Having a tough time understanding why your domain takes time to load when you’ve just bought or renewed it? Me too! -Not now though, I got the perfect explanation from my colleague. I hope this will shed some light for you as well.
Let’s start with acronyms you might encounter in this post.
DNS (Domain Name Systems)
IP (Internet Protocol)
ISP (Internet Service Provider)
What is DNS? Yourdmainname.com is an easy-to-remember name associated with an IP address usually in the format of example 188.8.131.52. You’d agree that it’s easier for you and your clients to remember yourdomainname.com rather than 184.108.40.206, hence we use the domain name as the unique identifier.
What is DNS propagation?
You may update your domain’s nameservers at one point due to migration to another host or change in name servers or reset DNS or after renewing an expired domain name. These are some of the instances that could trigger propagation to take place. In a simpler way, propagation is simply the period of time in which ISP nodes across the world take to update their cache with your domain information especially when new information has come up. The process could take 24- 72 hours to start working fully across the globe.
Why does it take up to 72 hours?
To propagate worldwide, DNS changes require about 72 hours. An example, If you registered a domain in Kenya and would like to access it in the USA, your request will go through several ISP nodes first before connecting to the ISP in Kenya. Each ISP node checks it’s cache for any DNS information about your domain. It’s necessary to note that different ISP’s refresh their cache in different intervals. That’s why you might renew your domain and still, load expired or register one and still, load not found. You are simply loading old DNS information from the unrefreshed cache, which takes time to fully update.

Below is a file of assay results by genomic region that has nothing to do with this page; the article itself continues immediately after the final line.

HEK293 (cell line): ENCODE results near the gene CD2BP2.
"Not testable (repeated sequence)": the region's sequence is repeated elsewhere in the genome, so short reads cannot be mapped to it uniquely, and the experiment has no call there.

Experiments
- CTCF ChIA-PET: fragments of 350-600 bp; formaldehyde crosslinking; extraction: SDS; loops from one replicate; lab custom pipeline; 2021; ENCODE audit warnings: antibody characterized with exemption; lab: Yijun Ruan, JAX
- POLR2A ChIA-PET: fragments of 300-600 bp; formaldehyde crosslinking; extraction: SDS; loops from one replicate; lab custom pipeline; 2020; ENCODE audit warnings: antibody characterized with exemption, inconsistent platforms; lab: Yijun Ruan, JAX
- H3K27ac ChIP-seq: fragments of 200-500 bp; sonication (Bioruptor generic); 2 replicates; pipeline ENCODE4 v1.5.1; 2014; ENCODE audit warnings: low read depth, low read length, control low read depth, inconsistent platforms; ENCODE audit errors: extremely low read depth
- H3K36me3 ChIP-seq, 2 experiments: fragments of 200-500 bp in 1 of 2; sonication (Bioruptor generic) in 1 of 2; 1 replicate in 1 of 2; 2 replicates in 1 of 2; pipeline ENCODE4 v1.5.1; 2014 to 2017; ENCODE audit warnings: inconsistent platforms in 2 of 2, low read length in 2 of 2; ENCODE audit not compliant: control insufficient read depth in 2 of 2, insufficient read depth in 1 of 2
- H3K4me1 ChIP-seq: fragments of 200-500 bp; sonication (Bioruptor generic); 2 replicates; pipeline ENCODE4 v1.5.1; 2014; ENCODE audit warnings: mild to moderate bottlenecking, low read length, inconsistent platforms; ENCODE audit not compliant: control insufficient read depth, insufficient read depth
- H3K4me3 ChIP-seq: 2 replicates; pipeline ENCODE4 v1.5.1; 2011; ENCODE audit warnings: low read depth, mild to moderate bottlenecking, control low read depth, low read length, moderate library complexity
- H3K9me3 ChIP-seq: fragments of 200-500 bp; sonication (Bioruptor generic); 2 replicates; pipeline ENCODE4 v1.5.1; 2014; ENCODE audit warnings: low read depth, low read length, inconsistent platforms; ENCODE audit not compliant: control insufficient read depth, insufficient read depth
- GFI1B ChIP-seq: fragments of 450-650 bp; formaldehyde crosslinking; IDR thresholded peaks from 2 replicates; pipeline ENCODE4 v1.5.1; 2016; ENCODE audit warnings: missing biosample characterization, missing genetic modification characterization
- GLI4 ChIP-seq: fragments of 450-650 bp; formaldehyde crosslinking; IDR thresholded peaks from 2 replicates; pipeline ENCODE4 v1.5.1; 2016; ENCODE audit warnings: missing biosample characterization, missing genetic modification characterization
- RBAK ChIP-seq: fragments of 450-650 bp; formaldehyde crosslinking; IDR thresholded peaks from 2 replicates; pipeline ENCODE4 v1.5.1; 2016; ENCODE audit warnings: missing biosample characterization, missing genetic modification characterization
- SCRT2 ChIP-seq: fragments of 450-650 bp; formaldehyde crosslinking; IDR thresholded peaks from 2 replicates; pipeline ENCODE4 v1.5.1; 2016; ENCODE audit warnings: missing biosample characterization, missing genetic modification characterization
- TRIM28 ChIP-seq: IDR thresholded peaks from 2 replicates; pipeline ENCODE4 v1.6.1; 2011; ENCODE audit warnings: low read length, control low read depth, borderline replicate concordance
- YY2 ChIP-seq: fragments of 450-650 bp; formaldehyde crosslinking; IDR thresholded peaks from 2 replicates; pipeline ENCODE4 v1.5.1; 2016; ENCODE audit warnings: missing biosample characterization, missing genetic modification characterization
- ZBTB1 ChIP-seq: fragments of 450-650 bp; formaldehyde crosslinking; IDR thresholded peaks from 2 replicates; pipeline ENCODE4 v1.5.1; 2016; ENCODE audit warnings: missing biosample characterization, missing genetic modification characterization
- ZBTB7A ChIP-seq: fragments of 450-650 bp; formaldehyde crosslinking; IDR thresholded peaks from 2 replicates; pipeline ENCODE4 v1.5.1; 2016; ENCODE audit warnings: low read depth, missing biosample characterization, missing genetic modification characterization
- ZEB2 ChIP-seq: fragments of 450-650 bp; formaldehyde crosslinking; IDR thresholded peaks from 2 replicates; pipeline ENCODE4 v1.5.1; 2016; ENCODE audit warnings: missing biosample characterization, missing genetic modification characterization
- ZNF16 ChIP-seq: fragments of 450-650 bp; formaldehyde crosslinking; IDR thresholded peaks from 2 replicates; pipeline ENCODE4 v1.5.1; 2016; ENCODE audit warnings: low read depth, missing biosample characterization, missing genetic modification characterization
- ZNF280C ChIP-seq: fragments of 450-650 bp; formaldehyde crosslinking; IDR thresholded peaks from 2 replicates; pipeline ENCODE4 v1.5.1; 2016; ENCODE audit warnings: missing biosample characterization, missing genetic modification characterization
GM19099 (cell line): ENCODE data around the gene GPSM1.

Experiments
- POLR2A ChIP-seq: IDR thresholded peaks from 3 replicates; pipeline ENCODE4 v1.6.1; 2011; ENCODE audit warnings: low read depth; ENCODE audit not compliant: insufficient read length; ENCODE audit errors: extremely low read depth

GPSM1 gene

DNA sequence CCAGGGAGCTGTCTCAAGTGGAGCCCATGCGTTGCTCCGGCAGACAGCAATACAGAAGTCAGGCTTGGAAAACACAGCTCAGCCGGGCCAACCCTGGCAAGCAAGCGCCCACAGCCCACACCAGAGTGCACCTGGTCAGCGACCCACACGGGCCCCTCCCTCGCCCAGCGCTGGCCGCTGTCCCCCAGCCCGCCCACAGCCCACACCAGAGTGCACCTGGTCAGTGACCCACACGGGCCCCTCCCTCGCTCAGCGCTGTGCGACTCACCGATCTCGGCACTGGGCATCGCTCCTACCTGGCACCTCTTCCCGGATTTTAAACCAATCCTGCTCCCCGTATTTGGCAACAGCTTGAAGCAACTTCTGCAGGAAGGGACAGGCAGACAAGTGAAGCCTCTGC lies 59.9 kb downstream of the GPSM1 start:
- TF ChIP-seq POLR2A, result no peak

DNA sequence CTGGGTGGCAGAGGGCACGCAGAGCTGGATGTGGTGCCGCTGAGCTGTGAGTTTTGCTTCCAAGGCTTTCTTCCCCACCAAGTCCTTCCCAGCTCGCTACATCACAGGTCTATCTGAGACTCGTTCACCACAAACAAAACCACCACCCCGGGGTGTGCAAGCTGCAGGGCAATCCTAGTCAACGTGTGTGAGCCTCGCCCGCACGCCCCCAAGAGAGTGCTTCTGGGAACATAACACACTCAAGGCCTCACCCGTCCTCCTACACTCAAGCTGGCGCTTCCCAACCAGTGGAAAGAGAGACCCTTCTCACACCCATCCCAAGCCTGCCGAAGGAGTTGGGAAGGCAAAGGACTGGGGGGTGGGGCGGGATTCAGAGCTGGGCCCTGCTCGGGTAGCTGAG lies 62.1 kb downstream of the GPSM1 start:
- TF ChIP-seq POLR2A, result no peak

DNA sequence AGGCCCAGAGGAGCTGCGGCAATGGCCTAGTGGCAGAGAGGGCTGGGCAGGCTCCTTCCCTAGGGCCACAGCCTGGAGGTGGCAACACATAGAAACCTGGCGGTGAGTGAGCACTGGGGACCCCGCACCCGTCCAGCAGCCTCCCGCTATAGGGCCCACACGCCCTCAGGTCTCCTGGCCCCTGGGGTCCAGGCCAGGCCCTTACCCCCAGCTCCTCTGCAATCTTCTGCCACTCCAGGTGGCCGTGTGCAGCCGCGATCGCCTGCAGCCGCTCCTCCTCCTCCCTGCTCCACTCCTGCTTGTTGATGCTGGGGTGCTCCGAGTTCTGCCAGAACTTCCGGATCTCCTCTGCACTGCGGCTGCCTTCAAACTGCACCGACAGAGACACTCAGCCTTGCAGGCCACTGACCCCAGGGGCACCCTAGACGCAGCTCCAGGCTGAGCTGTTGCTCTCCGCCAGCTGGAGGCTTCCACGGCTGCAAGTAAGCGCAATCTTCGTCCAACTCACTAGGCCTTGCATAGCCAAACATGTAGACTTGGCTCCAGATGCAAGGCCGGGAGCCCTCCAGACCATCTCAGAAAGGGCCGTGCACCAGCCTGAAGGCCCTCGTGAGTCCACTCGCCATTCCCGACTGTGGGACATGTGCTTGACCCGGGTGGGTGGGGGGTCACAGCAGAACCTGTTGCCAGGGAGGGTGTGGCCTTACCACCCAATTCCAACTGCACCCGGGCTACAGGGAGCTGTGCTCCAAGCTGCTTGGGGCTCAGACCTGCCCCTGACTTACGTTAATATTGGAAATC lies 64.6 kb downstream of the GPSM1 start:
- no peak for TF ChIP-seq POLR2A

Point to note: Your web host does not have any control over propagation.
Can anyone speed up the process?
It’s often recommended that you can try clearing your DNS cache or ‘Flush the DNS’ but you should know that it doesn’t work always.
We have DNS servers within Europe and Africa that help to speed up propagation. You may notice that your domain name could take a very short time to propagate in certain regions and longer in others.
While at propagation, it’s important that I mention DNS and Browser Caching as you might come across them when we are trying to resolve domain propagation issues. Here is what you need to know.
DNS Caching: Most computers cache DNS meaning your computer could be remembering the old IP address of your domain name. Often, by this time clients have contacted our support team for further assistance on flushing DNS.
Browser Caching: This is commonly experienced by most clients but it has nothing to do with your DNS. At times, you could be viewing your old information not because DNS propagation has not completed but because your browser has cached information. We advise that you go to your browsing history and clear your cache before trying to load your domain again. This will ensure your browsers fetches new information on your domain.
With this basics, we conclude that we, as your web host, have no control over the propagation of your domain. Now that you are in the know, you might wanna keep calm next time and wait for DNS propagation!